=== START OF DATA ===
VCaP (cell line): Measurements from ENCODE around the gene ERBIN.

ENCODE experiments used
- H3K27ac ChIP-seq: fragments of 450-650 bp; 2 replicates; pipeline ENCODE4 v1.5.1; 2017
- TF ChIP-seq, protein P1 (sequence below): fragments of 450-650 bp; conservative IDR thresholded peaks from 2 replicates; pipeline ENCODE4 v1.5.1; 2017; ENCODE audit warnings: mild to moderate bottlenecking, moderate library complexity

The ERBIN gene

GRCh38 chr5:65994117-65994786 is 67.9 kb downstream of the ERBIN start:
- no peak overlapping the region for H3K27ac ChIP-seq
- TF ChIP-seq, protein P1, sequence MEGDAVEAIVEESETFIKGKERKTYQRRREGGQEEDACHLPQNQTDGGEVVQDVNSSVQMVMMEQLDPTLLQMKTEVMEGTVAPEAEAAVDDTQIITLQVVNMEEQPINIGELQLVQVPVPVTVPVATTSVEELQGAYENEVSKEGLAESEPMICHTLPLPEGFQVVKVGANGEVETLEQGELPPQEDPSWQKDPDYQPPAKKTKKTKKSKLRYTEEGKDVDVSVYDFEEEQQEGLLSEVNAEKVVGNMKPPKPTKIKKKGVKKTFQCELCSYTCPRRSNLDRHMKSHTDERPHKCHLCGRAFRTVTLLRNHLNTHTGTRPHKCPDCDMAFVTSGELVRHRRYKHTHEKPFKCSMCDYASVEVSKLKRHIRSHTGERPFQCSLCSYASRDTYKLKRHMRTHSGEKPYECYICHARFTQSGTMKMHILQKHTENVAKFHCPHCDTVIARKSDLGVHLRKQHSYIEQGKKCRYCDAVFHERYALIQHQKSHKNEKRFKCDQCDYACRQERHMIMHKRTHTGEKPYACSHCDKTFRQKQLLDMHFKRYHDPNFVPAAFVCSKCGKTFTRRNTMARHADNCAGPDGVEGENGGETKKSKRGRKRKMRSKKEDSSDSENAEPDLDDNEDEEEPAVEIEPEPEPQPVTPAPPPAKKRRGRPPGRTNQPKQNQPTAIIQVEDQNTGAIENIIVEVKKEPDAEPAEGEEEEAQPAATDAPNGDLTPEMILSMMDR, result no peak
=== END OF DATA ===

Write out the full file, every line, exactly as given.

VCaP (cell line): Measurements from ENCODE around the gene ERBIN.

ENCODE experiments used
- H3K27ac ChIP-seq: fragments of 450-650 bp; 2 replicates; pipeline ENCODE4 v1.5.1; 2017
- TF ChIP-seq, protein P1 (sequence below): fragments of 450-650 bp; conservative IDR thresholded peaks from 2 replicates; pipeline ENCODE4 v1.5.1; 2017; ENCODE audit warnings: mild to moderate bottlenecking, moderate library complexity

The ERBIN gene

GRCh38 chr5:65994117-65994786 is 67.9 kb downstream of the ERBIN start:
- no peak overlapping the region for H3K27ac ChIP-seq
- TF ChIP-seq, protein P1, sequence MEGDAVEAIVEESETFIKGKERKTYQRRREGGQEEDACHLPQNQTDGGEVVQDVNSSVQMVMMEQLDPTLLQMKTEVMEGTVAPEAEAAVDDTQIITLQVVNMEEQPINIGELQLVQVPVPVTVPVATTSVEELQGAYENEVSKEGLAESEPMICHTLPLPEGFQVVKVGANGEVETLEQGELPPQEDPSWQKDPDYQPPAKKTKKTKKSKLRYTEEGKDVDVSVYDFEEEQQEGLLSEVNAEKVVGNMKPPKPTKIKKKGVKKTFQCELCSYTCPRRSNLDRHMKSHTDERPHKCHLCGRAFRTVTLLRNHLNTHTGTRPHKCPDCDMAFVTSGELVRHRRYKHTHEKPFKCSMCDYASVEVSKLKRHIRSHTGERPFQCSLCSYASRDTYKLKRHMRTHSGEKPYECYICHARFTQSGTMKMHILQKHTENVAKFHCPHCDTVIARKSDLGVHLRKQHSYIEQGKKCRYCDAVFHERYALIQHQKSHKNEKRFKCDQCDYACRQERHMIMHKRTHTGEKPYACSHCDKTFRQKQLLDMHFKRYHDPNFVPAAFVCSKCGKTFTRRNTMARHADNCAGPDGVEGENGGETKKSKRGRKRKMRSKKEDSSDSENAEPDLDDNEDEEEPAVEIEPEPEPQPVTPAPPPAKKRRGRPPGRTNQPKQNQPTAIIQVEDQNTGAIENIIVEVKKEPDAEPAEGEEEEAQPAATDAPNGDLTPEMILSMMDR, result no peak